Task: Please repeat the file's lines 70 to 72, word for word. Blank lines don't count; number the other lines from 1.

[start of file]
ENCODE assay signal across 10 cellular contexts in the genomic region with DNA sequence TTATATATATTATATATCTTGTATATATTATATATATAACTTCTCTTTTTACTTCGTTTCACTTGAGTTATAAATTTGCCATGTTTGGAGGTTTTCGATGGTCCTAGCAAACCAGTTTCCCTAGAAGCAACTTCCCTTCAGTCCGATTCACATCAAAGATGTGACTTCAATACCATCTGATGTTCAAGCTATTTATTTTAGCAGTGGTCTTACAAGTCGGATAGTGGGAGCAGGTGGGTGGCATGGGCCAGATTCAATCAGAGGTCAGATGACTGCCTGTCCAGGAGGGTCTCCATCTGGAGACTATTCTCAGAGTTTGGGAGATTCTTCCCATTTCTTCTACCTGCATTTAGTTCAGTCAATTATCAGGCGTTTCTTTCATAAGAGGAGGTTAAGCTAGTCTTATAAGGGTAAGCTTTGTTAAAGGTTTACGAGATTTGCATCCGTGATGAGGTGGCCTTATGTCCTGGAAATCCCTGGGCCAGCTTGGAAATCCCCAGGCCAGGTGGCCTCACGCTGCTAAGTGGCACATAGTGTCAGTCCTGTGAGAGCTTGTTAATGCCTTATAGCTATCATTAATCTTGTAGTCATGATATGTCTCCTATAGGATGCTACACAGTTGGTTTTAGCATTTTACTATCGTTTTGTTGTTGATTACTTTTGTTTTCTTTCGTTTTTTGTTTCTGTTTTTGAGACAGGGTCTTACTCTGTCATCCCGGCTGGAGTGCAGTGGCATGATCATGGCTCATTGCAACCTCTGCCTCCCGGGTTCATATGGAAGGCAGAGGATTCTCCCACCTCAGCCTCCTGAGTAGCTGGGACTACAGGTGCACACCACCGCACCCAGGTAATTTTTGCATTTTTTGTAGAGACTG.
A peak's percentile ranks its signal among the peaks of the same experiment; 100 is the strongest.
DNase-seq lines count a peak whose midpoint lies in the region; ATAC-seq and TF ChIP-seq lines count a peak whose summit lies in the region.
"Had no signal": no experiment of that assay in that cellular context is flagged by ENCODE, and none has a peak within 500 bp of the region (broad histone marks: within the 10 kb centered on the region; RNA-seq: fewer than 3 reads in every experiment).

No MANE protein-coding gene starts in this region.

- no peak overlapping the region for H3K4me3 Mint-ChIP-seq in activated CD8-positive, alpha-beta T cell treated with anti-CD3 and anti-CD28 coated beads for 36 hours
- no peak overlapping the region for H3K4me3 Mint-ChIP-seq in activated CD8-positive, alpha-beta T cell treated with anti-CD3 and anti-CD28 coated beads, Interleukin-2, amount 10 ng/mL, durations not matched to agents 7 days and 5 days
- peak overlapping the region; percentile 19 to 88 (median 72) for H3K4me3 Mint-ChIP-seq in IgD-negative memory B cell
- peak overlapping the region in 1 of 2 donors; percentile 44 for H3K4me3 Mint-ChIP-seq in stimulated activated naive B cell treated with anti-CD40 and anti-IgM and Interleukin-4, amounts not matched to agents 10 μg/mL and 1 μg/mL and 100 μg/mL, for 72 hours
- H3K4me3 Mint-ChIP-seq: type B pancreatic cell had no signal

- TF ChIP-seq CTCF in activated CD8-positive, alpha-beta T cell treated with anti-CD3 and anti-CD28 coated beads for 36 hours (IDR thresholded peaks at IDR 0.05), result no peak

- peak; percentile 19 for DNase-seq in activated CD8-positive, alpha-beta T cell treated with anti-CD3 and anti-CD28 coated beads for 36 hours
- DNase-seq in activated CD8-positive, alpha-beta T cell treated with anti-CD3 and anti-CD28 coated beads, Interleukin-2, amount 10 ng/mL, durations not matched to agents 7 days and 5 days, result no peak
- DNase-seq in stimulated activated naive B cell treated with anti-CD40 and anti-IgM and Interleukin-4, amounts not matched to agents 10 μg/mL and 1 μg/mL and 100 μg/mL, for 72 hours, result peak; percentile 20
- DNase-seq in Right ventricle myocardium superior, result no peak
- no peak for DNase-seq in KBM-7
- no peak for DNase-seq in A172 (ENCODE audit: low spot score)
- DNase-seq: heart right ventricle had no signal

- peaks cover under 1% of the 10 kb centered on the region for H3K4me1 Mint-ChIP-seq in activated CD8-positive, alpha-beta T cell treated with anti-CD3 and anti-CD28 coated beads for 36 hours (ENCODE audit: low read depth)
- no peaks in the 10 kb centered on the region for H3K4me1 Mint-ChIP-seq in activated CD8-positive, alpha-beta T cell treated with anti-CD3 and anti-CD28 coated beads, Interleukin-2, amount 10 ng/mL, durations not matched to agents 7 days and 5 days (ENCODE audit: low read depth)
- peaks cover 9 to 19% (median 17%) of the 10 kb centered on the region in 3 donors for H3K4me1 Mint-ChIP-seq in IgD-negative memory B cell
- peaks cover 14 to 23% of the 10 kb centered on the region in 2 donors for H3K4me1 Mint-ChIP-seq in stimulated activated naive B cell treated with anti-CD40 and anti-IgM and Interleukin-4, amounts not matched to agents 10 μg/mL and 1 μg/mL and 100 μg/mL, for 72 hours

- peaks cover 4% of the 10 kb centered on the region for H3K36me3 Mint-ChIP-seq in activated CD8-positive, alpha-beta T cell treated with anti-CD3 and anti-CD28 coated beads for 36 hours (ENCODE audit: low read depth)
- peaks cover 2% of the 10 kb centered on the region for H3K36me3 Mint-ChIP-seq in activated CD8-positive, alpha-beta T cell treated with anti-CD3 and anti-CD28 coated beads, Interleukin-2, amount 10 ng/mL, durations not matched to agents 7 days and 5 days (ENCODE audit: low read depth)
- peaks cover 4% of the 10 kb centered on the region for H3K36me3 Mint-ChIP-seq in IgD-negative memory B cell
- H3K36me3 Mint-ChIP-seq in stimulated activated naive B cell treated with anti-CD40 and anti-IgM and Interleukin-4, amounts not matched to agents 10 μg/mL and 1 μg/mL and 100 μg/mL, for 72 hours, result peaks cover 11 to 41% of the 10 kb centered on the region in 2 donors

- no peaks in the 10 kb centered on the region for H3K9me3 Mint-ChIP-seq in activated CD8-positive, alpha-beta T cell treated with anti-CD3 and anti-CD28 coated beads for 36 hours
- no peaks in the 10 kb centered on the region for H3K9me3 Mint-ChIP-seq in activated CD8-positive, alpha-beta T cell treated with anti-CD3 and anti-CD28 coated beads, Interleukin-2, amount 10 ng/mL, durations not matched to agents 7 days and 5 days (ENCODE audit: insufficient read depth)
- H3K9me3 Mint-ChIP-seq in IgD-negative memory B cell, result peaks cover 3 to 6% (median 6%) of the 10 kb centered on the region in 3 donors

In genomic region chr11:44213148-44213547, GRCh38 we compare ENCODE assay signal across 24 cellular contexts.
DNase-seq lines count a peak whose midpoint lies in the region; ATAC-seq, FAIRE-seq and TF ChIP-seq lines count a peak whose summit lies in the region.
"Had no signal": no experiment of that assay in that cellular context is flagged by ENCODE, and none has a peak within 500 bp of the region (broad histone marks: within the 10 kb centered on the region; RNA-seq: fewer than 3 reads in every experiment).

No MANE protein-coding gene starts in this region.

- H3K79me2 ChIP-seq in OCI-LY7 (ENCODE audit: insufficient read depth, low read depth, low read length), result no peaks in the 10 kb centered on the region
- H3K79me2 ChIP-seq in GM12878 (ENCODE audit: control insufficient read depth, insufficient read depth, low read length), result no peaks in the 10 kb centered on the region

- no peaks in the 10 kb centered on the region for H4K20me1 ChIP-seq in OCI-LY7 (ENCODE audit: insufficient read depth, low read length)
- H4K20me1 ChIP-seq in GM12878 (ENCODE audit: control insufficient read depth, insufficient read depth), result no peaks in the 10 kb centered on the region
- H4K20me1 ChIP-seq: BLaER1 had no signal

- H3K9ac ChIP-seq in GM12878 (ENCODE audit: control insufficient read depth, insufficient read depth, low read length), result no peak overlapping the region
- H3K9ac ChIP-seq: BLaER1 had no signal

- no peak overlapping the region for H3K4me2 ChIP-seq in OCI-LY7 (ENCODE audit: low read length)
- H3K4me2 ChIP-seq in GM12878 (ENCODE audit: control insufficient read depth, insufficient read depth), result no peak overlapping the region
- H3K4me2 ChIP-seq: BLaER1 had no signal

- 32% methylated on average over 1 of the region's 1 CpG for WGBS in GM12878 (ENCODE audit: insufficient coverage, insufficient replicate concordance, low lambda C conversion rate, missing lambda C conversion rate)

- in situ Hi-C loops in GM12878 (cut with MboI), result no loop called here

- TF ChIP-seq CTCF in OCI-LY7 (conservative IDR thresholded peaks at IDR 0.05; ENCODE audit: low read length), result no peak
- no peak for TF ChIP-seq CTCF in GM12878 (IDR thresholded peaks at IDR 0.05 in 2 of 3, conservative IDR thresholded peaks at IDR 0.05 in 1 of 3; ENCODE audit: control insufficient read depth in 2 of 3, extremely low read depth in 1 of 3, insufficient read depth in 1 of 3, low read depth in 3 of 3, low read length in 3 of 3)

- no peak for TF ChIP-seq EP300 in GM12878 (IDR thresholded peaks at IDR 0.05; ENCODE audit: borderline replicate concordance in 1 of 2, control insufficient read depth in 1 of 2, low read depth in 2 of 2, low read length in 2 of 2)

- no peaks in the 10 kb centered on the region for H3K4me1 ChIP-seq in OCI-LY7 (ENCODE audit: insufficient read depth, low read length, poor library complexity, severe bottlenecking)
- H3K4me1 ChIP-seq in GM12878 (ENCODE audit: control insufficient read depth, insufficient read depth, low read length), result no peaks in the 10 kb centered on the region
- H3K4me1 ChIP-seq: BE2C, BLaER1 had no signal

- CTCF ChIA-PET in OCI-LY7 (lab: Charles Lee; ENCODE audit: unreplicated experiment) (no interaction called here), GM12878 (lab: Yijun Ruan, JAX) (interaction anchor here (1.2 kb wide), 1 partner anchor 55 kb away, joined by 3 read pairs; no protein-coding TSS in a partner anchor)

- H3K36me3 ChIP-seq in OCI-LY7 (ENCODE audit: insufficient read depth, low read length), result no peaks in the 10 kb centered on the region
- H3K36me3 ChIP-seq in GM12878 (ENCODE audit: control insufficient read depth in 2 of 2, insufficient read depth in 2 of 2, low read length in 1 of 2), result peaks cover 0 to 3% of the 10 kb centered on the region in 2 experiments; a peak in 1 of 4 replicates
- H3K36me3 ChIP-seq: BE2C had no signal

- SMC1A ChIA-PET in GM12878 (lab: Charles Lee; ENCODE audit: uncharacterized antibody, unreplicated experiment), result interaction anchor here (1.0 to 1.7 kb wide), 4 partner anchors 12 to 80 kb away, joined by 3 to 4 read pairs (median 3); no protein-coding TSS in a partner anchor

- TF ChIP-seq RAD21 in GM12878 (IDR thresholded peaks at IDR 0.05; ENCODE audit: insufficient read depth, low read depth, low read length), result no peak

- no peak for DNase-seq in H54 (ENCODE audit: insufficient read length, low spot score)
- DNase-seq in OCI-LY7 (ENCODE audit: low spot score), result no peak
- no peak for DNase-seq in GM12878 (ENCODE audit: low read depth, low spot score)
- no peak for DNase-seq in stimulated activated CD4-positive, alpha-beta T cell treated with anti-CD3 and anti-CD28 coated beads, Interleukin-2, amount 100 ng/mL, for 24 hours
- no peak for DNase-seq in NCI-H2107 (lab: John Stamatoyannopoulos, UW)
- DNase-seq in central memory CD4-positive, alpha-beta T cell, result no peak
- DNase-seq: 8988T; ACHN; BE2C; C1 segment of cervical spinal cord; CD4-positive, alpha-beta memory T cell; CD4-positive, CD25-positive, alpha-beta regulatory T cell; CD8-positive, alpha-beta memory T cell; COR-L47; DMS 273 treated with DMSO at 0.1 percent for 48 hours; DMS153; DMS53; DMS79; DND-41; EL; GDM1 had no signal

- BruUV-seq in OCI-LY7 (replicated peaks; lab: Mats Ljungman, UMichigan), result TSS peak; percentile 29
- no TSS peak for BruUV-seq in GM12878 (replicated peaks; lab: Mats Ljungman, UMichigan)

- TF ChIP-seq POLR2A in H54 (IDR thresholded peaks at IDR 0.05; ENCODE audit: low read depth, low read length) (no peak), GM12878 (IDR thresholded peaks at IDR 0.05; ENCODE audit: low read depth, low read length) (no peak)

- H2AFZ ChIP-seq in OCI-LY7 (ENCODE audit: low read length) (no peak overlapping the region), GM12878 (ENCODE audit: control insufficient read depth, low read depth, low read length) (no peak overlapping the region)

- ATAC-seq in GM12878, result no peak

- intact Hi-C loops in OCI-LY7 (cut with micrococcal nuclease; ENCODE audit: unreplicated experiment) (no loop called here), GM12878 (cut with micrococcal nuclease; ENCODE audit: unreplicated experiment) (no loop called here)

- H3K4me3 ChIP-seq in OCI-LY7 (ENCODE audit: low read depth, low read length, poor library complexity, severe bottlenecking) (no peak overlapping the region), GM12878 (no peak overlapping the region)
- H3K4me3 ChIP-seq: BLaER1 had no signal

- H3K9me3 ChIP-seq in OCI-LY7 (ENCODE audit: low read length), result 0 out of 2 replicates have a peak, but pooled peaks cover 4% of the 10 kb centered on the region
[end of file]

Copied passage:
- intact Hi-C loops in OCI-LY7 (cut with micrococcal nuclease; ENCODE audit: unreplicated experiment) (no loop called here), GM12878 (cut with micrococcal nuclease; ENCODE audit: unreplicated experiment) (no loop called here)

- H3K4me3 ChIP-seq in OCI-LY7 (ENCODE audit: low read depth, low read length, poor library complexity, severe bottlenecking) (no peak overlapping the region), GM12878 (no peak overlapping the region)
- H3K4me3 ChIP-seq: BLaER1 had no signal